In a world that is being built and maintained by the ever growing arms of science and technology, Guyana’s place is most questionable. It is no secret that besides having sound economic and developmental policies, most, if not all developed countries have made huge investments and advancements in the fields of Science and Technology. Mind you, these were not luxuries which these countries were afforded, they were absolutely NECESSITIES for their development.
The need for Science and Technology in our growing economy has not been understated. Actually, I feel it has been overstated to the point of reaching rhetorical proportions! It is very easy for us to acknowledge the need for S&T development in Guyana but it is even easier to sit back and do nothing about it. It is essential that the Government spearhead our ‘leap’ (because that is what’s required for us to catch up with the rest of the world) out of the abyss of natural resource exploitation, and not wait for the Private Sector to take the onus upon itself to lead the country’s S&T development. What is needed is strategic guidance and a national framework to administrate our shift towards developing our human resource in the S&T arena.
Sounds easy enough right? But what if I told you that the guidance and framework which I’m talking about was envisioned and catered for some FORTY (40) years ago! Ladies and Gentlemen, welcome the National Science and Research Council Act of 1974… SMFH
As fate would have it I accidentally came across this piece of legislation after dreaming about it for over a decade. The NSRC Act allows for the establishment of a National Science Research Council, whose general function is to (I think some smart people will be able to guess this):
So as it turns out folks, someone, sometime ago, recognized the need for Guyana to have a guided and scientific approach towards S&T development. The NSRC is no longer functioning, but would have been once been chaired by esteemed gentlemen such as Dr. Dennis Irvine and Dr. George Walcott (the GW in GWLT for those who’ve been to UG). As for the much anticipated National Science and Technology Policy, this document, like the National Youth Policy, remains in draft form and it is unclear whether it will ever be moved beyond this stage. There appears to be some utilization of the draft policy however, as both the Minister of Education and the President have outlined areas mentioned in document, and the steps that are being taken with respect to them. Why the reluctance then to present a finalized document to Parliament? Is it because once done, the policy will become legally binding? Or is it because the draft document is severely lacking? If so, why use sections of it at all? The last time I checked neither of the two individuals mentioned has any training in S&T so how can either determine which portions of the document are useful?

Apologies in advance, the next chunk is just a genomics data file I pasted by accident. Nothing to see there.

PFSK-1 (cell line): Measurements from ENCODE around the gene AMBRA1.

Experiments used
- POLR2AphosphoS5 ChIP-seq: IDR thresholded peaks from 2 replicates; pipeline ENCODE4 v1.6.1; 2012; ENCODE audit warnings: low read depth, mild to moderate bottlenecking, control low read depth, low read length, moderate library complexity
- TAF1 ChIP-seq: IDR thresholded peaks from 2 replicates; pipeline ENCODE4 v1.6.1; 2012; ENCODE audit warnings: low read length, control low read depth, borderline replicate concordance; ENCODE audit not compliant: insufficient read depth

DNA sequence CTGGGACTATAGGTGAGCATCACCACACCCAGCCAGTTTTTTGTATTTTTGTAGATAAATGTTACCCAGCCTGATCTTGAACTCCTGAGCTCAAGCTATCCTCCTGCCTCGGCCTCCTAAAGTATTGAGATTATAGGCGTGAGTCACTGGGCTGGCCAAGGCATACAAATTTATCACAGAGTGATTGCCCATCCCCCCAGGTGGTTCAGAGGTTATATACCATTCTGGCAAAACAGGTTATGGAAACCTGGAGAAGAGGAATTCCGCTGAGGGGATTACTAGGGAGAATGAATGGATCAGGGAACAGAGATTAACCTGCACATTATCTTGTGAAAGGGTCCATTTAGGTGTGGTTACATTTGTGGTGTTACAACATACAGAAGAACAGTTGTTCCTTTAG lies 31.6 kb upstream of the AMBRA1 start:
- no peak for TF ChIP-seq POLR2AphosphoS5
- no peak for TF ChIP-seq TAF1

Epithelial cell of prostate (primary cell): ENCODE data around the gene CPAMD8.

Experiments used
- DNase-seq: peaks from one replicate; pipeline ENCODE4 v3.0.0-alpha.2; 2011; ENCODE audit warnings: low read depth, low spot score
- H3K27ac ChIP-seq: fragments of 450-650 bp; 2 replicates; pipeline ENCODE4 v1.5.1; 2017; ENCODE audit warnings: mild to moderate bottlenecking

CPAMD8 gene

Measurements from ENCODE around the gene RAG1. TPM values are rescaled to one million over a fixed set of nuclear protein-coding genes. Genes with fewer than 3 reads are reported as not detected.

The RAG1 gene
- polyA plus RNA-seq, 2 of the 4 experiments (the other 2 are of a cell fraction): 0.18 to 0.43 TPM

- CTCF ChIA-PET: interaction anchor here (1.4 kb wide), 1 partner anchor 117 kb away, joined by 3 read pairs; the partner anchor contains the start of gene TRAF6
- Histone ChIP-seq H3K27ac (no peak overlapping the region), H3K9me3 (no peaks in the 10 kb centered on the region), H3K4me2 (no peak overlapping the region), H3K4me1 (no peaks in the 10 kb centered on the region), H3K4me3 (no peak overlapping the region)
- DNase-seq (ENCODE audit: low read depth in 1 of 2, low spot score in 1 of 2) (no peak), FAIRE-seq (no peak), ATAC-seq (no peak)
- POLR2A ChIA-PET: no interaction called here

But let’s just say for a moment that the Policy in itself is irrelevant. The fact remains that the Science and Technology “hawks” remain very vocal and generalized in our society and government, and youth like myself have responded to their calls. The science and technology faculties at the University of Guyana have been taking in more and more students each year. This year alone, in excess of 60 students are expected to graduate with degrees in Biology. Many will attempt to enter Medical School and those who don’t take up jobs in Education will be faced with two choices: go into an unrelated field of work OR migrate in search of existing opportunities elsewhere.
My point is, pushing students to study S&T but not providing strategic guidance and opportunities for them is not only foolish, but cowardly. How many of the S&T advocates have had an iota of the gall needed to pursue studies in those fields themselves? Take a head count in our Cabinet as a start. I guess the deceptively lucrative nature of jurisprudence and social sciences overcame their philanthropic urges to move our country forward through S&T, in spite of the supposedly illustrious remunerations. But never mind, let’s tell the kids to do it.They’ll figure something out!